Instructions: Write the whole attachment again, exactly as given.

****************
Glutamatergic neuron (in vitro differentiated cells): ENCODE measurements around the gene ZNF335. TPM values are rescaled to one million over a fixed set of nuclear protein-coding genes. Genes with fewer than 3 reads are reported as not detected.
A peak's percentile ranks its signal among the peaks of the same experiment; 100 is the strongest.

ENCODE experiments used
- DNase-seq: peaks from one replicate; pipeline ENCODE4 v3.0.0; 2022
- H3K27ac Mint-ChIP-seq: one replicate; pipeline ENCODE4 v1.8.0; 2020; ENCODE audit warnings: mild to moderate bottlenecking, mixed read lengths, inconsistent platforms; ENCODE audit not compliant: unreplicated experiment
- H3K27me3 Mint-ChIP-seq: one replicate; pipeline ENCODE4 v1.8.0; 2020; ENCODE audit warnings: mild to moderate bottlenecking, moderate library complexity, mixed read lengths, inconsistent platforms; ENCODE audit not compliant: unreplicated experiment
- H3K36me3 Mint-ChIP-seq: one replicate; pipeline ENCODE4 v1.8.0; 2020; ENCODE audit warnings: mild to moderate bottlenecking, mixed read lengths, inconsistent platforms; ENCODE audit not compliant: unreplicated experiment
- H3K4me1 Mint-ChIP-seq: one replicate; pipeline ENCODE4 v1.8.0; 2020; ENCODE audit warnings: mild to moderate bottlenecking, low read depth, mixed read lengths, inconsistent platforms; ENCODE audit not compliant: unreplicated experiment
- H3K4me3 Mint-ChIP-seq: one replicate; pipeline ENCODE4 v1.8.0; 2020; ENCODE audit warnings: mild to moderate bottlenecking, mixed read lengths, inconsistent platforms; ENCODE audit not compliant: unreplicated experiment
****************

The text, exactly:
Glutamatergic neuron (in vitro differentiated cells): ENCODE measurements around the gene ZNF335. TPM values are rescaled to one million over a fixed set of nuclear protein-coding genes. Genes with fewer than 3 reads are reported as not detected.
A peak's percentile ranks its signal among the peaks of the same experiment; 100 is the strongest.

ENCODE experiments used
- DNase-seq: peaks from one replicate; pipeline ENCODE4 v3.0.0; 2022
- H3K27ac Mint-ChIP-seq: one replicate; pipeline ENCODE4 v1.8.0; 2020; ENCODE audit warnings: mild to moderate bottlenecking, mixed read lengths, inconsistent platforms; ENCODE audit not compliant: unreplicated experiment
- H3K27me3 Mint-ChIP-seq: one replicate; pipeline ENCODE4 v1.8.0; 2020; ENCODE audit warnings: mild to moderate bottlenecking, moderate library complexity, mixed read lengths, inconsistent platforms; ENCODE audit not compliant: unreplicated experiment
- H3K36me3 Mint-ChIP-seq: one replicate; pipeline ENCODE4 v1.8.0; 2020; ENCODE audit warnings: mild to moderate bottlenecking, mixed read lengths, inconsistent platforms; ENCODE audit not compliant: unreplicated experiment
- H3K4me1 Mint-ChIP-seq: one replicate; pipeline ENCODE4 v1.8.0; 2020; ENCODE audit warnings: mild to moderate bottlenecking, low read depth, mixed read lengths, inconsistent platforms; ENCODE audit not compliant: unreplicated experiment
- H3K4me3 Mint-ChIP-seq: one replicate; pipeline ENCODE4 v1.8.0; 2020; ENCODE audit warnings: mild to moderate bottlenecking, mixed read lengths, inconsistent platforms; ENCODE audit not compliant: unreplicated experiment